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Deployment Issues

Deployment Issues
So the JavaScript for your Web application or Web site has been coded, you’ve fully debugged it,
and you’ve made sure that it works in each of your target browsers. The time is coming for deploy-
ment, and that introduces a whole host of new issues. Although you can test on various operating
systems with various browsers, seemingly little things can cause unexpected browser behavior. It
might be an operating system service pack; it could be a bug patch for a browser; or it could be a
difference in cross-platform behavior. All these fall under the umbrella of deployment issues: things
you need to worry about when setting up a system outside of your development environment.
One of the biggest issues for any Web-based system, whether it be purely informational or an online
storefront, is security. JavaScript is filled with security checks to prevent malicious scripts from
attacking your computer, but specific security measures are also taken by each browser. Mozilla, for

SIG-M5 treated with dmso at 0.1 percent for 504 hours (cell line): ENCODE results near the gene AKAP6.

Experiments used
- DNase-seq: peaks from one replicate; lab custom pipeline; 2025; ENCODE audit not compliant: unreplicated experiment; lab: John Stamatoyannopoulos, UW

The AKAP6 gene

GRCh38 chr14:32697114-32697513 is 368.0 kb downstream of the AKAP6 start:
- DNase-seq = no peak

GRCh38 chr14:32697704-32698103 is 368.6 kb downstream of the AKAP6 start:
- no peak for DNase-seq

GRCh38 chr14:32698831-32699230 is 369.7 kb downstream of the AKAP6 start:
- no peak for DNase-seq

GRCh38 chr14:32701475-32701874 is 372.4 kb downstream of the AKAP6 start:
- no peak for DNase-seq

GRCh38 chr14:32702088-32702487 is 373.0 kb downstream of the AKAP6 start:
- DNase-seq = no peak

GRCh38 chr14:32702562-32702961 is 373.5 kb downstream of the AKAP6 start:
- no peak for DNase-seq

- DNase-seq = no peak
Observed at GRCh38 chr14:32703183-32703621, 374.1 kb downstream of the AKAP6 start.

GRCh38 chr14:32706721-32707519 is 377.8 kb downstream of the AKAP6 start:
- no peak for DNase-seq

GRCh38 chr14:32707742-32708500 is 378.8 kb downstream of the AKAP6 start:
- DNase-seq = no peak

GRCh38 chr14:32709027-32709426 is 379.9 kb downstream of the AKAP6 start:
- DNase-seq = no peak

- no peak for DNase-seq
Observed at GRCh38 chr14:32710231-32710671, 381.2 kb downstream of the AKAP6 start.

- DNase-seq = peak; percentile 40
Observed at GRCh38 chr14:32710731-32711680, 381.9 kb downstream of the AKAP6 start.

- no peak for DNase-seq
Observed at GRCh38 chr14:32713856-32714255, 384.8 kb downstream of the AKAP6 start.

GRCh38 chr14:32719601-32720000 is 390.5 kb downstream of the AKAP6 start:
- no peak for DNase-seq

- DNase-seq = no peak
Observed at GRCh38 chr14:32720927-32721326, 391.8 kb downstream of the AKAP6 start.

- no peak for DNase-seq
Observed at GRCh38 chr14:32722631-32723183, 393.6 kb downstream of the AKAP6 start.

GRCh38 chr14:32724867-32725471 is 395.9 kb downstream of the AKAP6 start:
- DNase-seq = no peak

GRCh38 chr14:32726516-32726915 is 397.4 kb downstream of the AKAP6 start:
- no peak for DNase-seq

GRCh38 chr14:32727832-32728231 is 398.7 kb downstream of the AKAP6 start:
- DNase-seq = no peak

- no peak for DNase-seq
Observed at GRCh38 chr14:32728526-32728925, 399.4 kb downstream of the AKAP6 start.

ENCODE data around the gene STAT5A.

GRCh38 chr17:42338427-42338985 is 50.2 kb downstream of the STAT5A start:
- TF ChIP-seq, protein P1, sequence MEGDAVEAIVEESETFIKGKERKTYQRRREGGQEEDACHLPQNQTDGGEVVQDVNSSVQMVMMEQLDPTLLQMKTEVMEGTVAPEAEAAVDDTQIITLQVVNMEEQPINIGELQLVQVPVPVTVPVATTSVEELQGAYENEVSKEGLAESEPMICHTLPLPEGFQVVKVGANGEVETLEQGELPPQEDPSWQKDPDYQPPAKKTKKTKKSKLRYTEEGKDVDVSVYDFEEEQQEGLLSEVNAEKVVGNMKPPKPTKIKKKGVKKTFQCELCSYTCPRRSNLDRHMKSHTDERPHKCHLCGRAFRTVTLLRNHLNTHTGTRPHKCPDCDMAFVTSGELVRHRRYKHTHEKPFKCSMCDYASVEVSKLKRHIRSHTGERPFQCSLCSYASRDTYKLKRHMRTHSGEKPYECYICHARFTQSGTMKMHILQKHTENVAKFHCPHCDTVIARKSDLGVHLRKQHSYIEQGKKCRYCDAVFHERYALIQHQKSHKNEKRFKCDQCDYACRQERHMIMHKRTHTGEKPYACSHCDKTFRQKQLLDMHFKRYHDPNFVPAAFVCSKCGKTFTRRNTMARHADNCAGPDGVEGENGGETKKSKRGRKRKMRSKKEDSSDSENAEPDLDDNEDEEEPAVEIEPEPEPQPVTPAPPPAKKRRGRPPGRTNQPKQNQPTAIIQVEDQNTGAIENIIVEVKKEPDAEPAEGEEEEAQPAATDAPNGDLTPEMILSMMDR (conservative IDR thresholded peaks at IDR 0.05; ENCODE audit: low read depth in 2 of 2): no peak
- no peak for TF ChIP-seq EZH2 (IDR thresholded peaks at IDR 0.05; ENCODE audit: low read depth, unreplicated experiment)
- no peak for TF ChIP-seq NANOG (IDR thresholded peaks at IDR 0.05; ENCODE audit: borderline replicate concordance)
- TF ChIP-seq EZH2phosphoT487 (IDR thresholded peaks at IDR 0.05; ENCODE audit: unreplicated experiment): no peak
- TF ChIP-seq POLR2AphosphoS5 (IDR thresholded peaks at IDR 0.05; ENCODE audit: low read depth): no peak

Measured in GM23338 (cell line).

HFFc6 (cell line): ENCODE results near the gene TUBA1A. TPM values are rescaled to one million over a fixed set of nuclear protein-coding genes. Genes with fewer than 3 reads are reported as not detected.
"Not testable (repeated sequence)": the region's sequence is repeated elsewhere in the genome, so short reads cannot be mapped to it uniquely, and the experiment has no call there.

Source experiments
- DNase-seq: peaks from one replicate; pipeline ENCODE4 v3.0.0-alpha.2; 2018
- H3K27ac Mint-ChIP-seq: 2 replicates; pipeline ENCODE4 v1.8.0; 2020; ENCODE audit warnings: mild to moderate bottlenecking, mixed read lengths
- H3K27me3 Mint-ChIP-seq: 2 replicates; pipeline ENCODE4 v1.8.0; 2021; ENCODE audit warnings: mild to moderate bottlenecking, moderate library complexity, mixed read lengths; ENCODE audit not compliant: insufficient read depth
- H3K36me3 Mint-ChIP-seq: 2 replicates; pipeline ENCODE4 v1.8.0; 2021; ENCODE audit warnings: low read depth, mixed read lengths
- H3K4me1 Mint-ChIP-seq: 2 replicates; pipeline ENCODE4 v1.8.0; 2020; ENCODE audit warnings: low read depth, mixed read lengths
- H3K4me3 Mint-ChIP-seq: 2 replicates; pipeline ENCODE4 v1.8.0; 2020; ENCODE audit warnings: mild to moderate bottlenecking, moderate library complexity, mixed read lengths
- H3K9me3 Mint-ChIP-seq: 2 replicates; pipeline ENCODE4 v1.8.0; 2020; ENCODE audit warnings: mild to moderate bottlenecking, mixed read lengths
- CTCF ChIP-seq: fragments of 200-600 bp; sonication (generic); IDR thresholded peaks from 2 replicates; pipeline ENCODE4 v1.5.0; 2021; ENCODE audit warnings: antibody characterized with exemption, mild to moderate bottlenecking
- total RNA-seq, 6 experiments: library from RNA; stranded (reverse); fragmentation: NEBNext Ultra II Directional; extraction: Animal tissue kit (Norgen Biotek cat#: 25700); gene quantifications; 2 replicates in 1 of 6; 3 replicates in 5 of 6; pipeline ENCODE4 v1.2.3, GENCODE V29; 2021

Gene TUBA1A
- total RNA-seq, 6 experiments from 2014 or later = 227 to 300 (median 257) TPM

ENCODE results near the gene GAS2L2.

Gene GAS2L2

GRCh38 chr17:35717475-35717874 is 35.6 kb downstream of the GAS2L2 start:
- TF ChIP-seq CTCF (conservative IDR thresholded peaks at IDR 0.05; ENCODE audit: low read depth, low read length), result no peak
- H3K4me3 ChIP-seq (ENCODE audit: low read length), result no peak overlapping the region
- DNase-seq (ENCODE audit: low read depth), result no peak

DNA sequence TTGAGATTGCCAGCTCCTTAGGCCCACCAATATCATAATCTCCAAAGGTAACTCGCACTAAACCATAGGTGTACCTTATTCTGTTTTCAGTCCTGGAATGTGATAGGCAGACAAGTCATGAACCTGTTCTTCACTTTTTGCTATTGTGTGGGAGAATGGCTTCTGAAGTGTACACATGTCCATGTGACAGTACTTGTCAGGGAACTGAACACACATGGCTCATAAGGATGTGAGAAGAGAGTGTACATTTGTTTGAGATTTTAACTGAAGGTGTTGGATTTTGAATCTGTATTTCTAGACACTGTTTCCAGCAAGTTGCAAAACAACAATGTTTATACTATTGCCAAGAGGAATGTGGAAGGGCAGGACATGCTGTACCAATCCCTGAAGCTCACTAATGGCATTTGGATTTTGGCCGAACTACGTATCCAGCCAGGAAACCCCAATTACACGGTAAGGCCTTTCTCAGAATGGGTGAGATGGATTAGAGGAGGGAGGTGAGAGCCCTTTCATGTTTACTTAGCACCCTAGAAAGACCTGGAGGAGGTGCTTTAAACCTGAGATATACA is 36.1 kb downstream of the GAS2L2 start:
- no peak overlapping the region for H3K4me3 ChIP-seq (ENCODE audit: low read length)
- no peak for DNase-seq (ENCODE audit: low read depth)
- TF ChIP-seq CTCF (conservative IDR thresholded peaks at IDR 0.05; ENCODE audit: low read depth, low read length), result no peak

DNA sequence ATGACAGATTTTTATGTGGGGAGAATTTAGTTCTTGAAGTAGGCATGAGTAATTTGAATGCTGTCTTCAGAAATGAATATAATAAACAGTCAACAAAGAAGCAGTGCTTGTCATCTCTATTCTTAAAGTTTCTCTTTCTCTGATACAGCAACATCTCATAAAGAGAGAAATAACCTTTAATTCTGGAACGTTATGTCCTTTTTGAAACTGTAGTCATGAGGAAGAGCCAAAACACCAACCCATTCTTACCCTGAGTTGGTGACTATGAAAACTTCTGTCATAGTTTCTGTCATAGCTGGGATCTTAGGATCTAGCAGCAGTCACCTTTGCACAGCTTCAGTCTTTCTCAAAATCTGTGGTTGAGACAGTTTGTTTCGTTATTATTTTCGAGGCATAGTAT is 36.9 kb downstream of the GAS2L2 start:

instance, has an entirely unique security model involving signed scripts and enhanced privileges. If
you understand which security measures apply to all browsers and which are browser-specific you
can create more secure JavaScript.
The Same Origin Policy
It was briefly mentioned earlier in the book that JavaScript can only communicate with pages
from the same domain. For example, a script running on Wrox’s home page (
cannot interact with any browser window or frame containing a page from Mozilla’s Web site
). This security measure is known as the Same Origin Policy.
Two scripts are considered to have the same origin if the containing pages:
Use the same protocol (such as http://)
Use the same port (typically port 80)
Have the same domain name
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